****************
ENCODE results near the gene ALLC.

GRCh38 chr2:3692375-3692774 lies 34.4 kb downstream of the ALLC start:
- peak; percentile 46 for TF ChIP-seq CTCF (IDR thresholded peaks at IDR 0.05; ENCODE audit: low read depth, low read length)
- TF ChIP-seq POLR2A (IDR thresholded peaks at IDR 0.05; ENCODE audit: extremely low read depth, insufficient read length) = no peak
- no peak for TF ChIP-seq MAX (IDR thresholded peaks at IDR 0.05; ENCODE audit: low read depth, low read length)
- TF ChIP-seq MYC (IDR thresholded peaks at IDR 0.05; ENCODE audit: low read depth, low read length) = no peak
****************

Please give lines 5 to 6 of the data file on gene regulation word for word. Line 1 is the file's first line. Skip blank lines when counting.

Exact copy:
- no peak for TF ChIP-seq MAX (IDR thresholded peaks at IDR 0.05; ENCODE audit: low read depth, low read length)
- TF ChIP-seq MYC (IDR thresholded peaks at IDR 0.05; ENCODE audit: low read depth, low read length) = no peak